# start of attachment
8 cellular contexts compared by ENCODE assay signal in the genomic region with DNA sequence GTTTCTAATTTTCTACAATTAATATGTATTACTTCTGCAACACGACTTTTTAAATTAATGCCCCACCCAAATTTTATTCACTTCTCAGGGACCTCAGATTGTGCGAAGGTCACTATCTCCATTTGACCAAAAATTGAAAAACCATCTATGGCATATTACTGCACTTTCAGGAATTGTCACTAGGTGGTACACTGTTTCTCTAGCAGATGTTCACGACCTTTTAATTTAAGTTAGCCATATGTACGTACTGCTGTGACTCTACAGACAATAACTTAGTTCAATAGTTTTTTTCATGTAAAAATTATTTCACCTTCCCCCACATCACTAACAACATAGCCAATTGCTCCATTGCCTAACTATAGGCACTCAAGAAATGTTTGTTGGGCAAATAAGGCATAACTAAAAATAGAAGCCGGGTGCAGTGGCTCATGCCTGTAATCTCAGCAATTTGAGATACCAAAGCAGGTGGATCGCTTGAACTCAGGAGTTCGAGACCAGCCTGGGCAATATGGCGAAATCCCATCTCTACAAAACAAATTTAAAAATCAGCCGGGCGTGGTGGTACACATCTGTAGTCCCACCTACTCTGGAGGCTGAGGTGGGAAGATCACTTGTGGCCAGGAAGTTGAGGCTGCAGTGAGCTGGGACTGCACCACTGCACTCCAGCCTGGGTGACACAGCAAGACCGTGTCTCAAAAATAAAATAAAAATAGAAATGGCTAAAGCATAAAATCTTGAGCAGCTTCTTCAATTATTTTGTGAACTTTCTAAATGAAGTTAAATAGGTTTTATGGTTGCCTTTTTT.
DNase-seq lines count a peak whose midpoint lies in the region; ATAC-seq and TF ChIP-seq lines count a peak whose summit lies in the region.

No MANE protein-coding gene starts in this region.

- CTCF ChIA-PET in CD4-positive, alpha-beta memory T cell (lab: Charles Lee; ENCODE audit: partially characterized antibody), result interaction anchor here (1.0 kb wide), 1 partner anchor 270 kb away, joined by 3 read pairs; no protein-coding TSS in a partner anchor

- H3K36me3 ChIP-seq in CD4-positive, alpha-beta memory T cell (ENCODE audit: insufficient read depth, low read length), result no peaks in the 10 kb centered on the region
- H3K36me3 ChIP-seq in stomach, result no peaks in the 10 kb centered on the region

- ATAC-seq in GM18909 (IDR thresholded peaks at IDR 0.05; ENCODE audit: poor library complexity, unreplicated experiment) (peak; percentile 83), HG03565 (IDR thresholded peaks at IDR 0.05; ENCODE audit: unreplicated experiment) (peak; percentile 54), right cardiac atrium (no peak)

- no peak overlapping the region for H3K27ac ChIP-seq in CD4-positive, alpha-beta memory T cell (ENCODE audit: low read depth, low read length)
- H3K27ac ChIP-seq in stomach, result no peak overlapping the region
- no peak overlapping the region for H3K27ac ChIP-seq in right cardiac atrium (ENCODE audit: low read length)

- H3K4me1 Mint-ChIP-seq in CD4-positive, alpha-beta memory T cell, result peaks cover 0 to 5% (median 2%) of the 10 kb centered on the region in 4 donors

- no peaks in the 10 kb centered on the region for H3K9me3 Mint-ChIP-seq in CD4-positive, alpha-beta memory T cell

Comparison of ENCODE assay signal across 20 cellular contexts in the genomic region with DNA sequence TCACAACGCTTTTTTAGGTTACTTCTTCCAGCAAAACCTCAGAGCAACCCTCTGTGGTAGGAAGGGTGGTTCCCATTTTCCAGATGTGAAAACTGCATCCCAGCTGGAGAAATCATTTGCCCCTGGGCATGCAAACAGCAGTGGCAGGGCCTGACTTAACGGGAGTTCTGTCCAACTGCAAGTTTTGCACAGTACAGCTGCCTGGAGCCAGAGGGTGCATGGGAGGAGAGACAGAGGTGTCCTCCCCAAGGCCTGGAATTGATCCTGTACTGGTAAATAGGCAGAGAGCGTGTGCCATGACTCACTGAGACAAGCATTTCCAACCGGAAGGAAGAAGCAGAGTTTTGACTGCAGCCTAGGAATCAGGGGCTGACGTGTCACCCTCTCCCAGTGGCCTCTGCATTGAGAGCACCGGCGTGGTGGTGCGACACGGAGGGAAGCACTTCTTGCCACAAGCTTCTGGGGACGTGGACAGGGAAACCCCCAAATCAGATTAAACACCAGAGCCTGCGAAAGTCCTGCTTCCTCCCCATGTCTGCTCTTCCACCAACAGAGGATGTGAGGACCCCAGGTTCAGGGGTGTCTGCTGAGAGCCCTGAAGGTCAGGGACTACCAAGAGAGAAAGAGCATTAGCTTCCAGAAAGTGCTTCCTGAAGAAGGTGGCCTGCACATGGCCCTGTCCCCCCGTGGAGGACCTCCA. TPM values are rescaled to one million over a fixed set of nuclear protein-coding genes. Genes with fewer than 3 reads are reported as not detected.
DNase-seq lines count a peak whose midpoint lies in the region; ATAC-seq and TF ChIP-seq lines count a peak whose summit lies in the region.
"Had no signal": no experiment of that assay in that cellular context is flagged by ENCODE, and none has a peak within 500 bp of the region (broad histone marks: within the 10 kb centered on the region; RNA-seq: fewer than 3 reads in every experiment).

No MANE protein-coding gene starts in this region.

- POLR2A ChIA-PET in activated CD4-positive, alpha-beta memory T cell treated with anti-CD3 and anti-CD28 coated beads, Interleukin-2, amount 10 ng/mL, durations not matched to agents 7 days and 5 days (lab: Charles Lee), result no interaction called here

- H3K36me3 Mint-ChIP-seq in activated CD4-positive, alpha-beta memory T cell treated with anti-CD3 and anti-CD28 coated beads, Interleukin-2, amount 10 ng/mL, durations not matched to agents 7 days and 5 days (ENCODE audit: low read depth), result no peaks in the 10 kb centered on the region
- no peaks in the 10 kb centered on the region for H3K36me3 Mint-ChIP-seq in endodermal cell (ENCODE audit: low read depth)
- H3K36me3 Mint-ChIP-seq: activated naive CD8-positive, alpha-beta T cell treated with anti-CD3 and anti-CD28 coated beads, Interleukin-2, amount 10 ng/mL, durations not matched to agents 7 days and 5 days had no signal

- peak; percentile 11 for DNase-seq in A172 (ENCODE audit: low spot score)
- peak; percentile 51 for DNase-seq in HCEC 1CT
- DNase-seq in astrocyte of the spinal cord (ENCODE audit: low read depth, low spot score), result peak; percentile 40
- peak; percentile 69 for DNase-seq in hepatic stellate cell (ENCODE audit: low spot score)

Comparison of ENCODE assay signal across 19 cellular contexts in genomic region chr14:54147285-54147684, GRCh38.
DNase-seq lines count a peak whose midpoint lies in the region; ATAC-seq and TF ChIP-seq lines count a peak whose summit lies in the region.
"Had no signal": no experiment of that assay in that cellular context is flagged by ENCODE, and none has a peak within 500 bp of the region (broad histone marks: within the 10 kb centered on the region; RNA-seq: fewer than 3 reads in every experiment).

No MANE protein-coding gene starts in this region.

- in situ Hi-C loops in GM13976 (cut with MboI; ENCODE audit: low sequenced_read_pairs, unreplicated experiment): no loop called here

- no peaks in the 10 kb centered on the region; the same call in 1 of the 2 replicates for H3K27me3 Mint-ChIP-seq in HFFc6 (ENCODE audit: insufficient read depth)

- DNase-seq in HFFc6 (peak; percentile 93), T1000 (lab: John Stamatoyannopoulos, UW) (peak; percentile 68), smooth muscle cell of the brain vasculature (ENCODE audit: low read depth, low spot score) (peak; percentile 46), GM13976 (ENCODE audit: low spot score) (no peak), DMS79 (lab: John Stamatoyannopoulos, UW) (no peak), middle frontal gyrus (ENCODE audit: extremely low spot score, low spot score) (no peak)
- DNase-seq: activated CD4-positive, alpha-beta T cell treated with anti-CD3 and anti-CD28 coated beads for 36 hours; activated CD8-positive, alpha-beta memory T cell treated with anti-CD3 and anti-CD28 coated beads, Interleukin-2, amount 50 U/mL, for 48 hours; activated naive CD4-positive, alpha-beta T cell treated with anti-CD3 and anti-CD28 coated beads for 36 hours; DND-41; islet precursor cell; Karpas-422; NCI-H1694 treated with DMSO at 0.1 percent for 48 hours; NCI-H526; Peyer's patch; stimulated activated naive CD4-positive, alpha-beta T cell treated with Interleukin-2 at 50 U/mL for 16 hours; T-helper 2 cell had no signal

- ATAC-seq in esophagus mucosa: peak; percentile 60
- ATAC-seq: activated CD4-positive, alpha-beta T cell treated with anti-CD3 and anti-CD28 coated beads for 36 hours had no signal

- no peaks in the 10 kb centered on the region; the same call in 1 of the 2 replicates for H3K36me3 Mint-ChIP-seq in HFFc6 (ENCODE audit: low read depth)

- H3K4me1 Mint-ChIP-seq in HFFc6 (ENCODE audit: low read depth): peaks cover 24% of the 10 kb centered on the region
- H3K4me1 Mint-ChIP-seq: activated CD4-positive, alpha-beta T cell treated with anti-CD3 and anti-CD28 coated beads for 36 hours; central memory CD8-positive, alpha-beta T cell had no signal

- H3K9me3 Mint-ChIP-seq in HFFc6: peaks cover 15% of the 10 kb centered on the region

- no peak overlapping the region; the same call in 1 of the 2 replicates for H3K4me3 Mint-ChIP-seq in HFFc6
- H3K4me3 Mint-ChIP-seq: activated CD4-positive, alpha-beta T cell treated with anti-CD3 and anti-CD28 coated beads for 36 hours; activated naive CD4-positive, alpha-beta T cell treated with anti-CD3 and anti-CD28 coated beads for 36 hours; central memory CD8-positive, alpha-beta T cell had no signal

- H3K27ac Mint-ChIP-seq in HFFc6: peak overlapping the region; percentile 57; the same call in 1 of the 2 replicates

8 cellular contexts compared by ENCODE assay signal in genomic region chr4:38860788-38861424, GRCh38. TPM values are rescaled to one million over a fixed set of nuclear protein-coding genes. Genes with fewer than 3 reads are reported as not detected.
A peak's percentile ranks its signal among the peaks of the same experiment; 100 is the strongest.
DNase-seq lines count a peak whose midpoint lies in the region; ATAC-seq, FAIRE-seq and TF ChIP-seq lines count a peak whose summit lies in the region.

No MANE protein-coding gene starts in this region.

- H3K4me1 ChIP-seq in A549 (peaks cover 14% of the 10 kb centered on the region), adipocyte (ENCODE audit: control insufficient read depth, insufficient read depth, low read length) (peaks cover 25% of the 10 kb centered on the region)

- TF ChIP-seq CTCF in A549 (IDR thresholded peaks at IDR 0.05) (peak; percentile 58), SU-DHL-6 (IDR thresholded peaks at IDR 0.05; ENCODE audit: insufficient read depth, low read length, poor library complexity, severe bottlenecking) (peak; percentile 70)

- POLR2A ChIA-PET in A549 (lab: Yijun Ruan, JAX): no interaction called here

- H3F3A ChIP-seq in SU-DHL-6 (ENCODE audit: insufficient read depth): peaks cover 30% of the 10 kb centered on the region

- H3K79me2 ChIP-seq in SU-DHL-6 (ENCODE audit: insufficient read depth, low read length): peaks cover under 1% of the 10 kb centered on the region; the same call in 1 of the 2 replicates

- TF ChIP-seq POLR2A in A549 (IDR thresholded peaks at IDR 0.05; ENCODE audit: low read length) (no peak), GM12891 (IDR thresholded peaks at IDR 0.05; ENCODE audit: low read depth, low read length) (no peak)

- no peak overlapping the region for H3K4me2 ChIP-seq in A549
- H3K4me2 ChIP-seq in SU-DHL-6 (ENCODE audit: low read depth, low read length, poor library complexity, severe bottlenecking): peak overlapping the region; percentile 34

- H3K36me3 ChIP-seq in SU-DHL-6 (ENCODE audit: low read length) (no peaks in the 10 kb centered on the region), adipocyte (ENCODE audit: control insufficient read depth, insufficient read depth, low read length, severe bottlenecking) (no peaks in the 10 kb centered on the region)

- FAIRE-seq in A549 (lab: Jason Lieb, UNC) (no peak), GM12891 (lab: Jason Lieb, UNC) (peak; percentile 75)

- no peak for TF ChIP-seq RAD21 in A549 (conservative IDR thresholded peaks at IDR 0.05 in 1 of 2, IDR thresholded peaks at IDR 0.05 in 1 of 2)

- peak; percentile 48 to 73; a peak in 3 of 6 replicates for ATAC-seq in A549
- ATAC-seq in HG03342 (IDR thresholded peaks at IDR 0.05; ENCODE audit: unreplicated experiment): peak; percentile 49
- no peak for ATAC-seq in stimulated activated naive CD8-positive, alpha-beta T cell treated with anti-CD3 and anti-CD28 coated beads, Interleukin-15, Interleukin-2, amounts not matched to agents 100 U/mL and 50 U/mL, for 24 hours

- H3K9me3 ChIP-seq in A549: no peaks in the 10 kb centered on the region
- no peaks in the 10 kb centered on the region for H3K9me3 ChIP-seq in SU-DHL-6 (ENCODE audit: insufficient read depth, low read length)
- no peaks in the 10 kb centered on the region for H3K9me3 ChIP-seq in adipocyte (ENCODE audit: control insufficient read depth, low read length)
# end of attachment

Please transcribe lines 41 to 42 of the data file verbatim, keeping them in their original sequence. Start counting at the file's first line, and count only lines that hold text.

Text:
- H3K27ac Mint-ChIP-seq in HFFc6: peak overlapping the region; percentile 57; the same call in 1 of the 2 replicates

8 cellular contexts compared by ENCODE assay signal in genomic region chr4:38860788-38861424, GRCh38. TPM values are rescaled to one million over a fixed set of nuclear protein-coding genes. Genes with fewer than 3 reads are reported as not detected.